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Mental health
Study of electronic records from a south London psychiatric trust suggests that the increased mortality from physical illness linked to depression varies between ethnic groups
  1. Kwame McKenzie1,2
  1. 1 Department of Health Equity, Centre for Addiction and Mental Health, Toronto, Ontario, Canada
  2. 2 Office of CEO, Wellesley Institute, Toronto, Ontario, Canada
  1. Correspondence to Professor Kwame McKenzie, Health Equity, Centre for Addiction and Mental Health, Toronto, Ontario M6J 1H4, Canada; kwame{at}

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Commentary on: Das-Munshi J, Chang CK, Schofield P, et al. Depression and cause-specific mortality in an ethnically diverse cohort from the UK: 8-year prospective study. Psychol Med. 2018:1-13. doi: 10.1017/S0033291718002210.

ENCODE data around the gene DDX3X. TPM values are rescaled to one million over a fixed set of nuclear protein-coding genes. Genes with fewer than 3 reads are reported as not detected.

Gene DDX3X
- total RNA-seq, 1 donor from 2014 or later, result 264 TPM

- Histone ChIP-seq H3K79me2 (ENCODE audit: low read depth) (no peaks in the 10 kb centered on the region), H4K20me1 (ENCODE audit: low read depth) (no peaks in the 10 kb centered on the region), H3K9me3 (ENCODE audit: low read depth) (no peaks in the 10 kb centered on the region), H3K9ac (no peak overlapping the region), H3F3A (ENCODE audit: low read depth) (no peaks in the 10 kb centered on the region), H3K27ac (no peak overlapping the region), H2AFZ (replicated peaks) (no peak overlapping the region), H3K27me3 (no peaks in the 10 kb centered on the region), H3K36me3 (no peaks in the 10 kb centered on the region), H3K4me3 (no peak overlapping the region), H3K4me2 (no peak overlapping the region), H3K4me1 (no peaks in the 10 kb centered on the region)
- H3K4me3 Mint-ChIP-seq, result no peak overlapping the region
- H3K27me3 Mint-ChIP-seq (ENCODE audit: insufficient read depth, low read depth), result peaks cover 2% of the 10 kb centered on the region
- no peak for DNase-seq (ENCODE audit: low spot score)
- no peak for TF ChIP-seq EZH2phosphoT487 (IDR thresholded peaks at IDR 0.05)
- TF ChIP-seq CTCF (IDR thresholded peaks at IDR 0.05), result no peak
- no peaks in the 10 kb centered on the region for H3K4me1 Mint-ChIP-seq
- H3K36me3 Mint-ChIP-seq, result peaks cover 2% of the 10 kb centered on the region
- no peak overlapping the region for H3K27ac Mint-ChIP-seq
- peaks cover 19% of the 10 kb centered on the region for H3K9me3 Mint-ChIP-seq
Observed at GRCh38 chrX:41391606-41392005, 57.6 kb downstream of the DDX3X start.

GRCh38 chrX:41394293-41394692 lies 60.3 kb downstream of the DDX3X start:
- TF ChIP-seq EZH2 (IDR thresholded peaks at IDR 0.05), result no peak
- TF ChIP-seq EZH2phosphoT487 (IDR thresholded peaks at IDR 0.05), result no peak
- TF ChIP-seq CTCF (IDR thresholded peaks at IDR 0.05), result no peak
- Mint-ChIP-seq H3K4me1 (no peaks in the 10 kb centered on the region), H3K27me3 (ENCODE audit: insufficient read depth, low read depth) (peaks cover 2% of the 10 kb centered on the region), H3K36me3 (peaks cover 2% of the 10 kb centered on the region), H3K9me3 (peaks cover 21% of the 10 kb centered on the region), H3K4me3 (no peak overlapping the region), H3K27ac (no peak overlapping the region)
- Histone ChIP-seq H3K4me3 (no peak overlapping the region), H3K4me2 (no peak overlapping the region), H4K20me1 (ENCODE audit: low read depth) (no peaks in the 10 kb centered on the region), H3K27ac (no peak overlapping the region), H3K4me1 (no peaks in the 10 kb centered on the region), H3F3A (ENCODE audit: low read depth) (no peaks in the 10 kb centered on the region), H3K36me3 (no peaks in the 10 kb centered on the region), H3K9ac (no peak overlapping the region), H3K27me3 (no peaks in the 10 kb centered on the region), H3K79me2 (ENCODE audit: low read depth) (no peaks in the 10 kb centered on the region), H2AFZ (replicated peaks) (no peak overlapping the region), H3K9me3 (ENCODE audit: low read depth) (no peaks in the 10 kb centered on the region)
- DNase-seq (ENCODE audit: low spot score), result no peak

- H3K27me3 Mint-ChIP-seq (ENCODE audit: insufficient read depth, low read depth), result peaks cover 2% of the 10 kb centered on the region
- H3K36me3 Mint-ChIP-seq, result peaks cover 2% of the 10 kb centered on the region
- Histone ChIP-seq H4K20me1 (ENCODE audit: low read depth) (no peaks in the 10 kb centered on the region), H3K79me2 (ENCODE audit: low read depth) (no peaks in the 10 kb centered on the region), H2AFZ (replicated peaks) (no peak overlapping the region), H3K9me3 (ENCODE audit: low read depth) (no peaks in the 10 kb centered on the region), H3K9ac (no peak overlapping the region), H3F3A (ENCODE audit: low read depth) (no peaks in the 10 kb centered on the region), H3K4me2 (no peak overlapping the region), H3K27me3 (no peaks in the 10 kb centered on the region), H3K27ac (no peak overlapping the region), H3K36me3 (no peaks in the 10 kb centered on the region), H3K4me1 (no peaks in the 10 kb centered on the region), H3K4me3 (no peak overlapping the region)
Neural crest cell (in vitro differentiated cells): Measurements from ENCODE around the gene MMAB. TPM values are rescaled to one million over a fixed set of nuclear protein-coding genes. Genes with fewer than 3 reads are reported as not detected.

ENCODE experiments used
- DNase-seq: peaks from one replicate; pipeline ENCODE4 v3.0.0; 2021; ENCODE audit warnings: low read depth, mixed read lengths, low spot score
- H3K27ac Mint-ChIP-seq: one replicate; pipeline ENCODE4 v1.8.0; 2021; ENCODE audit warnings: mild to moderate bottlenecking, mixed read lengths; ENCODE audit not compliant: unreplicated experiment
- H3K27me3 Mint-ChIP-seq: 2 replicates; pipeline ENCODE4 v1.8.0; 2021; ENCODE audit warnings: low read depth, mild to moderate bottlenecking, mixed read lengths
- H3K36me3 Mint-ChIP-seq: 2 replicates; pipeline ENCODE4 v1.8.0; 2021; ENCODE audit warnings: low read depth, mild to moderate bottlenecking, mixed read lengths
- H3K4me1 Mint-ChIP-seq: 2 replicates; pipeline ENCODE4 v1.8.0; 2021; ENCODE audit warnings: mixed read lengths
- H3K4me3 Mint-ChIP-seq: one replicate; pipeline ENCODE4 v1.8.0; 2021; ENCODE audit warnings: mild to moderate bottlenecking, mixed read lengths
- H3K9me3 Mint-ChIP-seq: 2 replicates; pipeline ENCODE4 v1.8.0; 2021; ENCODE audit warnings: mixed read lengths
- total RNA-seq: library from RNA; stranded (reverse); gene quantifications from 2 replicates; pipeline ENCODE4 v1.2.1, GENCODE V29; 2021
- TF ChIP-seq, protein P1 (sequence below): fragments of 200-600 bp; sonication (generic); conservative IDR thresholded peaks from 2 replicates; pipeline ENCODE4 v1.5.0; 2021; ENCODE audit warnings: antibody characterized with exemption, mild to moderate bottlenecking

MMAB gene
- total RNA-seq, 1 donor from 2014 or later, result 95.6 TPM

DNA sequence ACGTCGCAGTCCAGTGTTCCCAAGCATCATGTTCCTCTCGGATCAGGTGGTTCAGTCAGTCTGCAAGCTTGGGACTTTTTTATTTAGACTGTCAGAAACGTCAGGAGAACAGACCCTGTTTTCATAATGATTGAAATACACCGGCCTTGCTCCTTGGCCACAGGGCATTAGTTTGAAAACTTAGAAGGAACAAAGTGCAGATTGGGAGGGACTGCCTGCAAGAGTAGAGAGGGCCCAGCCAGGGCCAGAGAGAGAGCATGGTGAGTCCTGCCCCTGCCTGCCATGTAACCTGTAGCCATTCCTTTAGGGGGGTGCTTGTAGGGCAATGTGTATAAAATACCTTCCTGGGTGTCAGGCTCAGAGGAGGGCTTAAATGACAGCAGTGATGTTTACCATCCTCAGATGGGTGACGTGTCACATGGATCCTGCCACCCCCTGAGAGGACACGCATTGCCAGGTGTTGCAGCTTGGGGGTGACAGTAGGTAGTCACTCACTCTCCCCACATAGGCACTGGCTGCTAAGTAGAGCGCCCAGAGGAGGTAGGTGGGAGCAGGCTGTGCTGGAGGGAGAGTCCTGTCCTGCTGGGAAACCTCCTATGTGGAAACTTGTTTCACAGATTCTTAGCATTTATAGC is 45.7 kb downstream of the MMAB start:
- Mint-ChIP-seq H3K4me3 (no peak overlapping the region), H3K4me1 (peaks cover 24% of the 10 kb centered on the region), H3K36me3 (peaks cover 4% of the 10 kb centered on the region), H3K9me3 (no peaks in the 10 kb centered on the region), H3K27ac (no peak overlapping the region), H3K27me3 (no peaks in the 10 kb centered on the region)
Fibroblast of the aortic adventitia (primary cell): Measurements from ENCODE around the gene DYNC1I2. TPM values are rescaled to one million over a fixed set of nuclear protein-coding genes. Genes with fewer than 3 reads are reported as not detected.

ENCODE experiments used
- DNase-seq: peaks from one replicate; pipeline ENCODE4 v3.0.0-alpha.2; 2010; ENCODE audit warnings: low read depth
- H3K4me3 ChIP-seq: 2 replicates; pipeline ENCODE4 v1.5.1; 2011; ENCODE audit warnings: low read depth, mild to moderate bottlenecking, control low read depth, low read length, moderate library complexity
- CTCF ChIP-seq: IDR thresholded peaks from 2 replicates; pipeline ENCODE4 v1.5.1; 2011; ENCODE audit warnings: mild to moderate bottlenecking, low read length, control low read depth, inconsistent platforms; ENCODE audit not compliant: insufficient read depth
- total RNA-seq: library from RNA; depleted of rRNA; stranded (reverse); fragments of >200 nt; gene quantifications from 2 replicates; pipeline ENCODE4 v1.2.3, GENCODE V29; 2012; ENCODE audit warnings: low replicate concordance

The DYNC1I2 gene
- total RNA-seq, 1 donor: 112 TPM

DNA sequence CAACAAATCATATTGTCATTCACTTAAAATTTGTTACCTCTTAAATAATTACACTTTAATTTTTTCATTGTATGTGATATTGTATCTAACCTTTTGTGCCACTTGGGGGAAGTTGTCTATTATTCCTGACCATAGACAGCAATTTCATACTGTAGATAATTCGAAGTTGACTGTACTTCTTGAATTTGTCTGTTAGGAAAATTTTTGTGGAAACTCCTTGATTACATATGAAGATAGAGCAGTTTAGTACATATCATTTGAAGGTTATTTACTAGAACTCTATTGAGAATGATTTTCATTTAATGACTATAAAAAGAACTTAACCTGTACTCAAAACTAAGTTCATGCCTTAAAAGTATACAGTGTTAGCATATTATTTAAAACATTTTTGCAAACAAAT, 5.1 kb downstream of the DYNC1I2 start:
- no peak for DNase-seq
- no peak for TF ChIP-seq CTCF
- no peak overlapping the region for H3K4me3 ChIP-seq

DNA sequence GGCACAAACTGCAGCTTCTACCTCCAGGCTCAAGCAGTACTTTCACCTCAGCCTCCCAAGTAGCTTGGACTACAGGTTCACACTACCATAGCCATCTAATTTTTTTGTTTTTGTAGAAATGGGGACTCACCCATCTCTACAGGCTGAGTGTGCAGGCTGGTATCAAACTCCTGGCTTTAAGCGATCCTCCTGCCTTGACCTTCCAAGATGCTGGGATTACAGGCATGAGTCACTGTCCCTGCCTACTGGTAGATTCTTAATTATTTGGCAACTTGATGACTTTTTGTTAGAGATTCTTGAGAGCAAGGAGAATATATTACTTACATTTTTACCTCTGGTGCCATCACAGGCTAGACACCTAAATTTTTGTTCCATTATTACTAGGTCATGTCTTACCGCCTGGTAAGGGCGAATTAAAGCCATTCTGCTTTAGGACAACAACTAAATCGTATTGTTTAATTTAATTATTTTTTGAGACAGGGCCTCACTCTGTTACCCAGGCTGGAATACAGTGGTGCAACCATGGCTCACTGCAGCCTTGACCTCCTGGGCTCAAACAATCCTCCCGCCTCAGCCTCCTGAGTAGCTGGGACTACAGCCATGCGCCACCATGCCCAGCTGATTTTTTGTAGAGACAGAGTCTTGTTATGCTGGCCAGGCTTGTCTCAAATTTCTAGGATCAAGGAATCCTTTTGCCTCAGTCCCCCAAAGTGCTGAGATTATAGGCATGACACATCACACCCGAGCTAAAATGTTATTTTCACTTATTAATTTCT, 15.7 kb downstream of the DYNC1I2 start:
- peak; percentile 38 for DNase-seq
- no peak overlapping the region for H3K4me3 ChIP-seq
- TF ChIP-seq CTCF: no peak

Implications for practice and research

  • Practitioners need to consider the physical health of all people with depression in order to decrease their excess mortality.

  • A community-based study is required to properly understand ethnic differences in the mortality rates of people with depression.


Studies report that people with depression have increased mortality.1 This is not just because of suicide, it is linked to an increased risk of physical illnesses.2 Those with all severities of depression and even those with subclinical depression have increased mortality. It is unclear whether ethnicity has an impact on mortality rates in depression.


The study aimed to investigate all cause and cause-specific standardised mortality ratios (SMRs) by ethnicity in people …

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  • Competing interests None declared.

  • Provenance and peer review Commissioned; internally peer reviewed.